Nor will British Columbians feel closer to Michael Ignatieff than to, say, Stephen Harper or Jack Layton or Elizabeth May, just because he lived a brief time in BC decades ago. This, despite reporter Steve Chase's spin that Iggy's having taught for two years at the University of British Columbia in the 1970s gives him "more than a passing familiarity with BC."
Two whole years. Back in the 70s. Teaching in the lofty towers of UBC. Pray tell, what did Iggy learn from his experience of our fair province?
"Michael's strongest takeaway from his time in B.C. was the sheer beauty of the province and the magnificence of the mountains," spokeswoman Jill Fairbrother said.
Yea, that's about what I expected.
As for the Liberal strategy for winning BC, according to anonymous party analysts it is "fairly straightforward." (Don't you love the quality of reporting these days?)
Mindful of the recession, they must recruit high-profile candidates with economic credentials. They should once again prepare a B.C.-specific campaign platform to demonstrate an affinity for the province. And, finally, to unite the centre and left-of-centre vote, they must sell the party as the only serious entity capable of defeating the Harper government.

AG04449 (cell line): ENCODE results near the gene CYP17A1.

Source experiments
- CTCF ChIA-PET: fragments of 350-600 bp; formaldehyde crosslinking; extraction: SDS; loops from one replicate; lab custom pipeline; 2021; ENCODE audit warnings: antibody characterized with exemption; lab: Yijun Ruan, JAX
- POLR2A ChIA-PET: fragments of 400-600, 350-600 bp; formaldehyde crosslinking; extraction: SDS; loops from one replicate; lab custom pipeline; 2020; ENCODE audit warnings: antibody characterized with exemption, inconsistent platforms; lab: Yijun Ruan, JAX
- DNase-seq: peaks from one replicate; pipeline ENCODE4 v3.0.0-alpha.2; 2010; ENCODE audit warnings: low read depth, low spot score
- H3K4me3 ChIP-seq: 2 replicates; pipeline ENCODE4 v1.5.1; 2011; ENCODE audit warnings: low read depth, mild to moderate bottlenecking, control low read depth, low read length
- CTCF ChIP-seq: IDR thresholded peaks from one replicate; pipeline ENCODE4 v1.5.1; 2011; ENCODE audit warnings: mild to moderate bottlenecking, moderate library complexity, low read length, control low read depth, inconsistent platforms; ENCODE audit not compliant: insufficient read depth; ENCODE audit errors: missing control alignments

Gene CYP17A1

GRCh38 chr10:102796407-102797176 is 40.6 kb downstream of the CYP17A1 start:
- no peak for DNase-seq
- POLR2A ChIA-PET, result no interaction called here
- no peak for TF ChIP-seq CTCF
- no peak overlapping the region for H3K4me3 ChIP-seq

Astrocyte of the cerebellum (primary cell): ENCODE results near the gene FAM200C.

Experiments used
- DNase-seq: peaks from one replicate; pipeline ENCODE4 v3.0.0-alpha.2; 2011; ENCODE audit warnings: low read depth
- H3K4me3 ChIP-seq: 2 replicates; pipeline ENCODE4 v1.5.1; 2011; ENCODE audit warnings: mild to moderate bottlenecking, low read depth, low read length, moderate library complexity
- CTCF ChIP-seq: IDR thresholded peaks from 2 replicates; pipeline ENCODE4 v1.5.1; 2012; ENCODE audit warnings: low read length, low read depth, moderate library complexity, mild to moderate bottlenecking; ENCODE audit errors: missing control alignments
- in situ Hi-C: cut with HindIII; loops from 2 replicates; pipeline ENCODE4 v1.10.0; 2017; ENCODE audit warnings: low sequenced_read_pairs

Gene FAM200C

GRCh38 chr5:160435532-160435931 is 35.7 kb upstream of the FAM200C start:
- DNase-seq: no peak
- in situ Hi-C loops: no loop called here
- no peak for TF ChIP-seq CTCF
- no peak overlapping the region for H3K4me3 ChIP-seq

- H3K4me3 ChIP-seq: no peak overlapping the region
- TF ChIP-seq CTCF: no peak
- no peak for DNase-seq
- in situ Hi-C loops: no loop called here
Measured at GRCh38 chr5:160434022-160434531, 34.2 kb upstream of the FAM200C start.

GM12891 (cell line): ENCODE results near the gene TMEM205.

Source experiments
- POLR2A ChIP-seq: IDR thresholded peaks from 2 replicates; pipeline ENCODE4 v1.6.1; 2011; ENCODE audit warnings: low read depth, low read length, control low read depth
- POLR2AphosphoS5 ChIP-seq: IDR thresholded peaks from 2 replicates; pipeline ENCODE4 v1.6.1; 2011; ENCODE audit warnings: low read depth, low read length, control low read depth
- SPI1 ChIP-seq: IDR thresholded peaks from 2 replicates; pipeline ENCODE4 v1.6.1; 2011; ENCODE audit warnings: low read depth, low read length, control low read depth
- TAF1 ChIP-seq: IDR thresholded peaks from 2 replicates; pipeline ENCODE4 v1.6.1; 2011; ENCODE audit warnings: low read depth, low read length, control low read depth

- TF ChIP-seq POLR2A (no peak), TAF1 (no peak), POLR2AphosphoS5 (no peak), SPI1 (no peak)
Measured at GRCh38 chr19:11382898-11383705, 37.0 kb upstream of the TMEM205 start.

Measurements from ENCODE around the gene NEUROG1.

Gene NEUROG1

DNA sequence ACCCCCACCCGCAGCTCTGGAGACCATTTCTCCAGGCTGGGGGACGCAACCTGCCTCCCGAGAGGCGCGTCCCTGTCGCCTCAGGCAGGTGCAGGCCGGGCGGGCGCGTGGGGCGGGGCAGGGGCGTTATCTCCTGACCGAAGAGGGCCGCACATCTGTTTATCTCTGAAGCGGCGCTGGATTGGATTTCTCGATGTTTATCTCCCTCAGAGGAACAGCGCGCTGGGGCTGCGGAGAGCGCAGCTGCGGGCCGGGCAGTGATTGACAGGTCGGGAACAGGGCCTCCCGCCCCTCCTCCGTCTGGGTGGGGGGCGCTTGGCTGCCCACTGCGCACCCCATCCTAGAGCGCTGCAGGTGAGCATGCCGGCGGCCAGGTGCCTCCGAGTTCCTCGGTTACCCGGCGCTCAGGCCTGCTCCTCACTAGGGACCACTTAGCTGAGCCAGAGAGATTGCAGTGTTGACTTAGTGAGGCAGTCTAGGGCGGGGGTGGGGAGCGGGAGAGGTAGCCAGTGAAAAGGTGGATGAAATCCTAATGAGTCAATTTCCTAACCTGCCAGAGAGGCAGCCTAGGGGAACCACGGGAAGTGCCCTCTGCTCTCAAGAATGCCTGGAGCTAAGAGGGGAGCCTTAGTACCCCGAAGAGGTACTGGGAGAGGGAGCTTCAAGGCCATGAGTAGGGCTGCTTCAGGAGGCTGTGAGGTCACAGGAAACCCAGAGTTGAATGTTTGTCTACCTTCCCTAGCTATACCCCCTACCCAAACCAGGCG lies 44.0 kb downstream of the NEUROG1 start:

Um, do you see anything in there about grassroots? No?
Well, that's peculiar. Because according to a former BC Liberal candidate, the Liberal Party of Canada has no grassroots, at least not in this province. And a party without dedicated volunteers at the community level is a party which cannot win the hearts and minds of voters.
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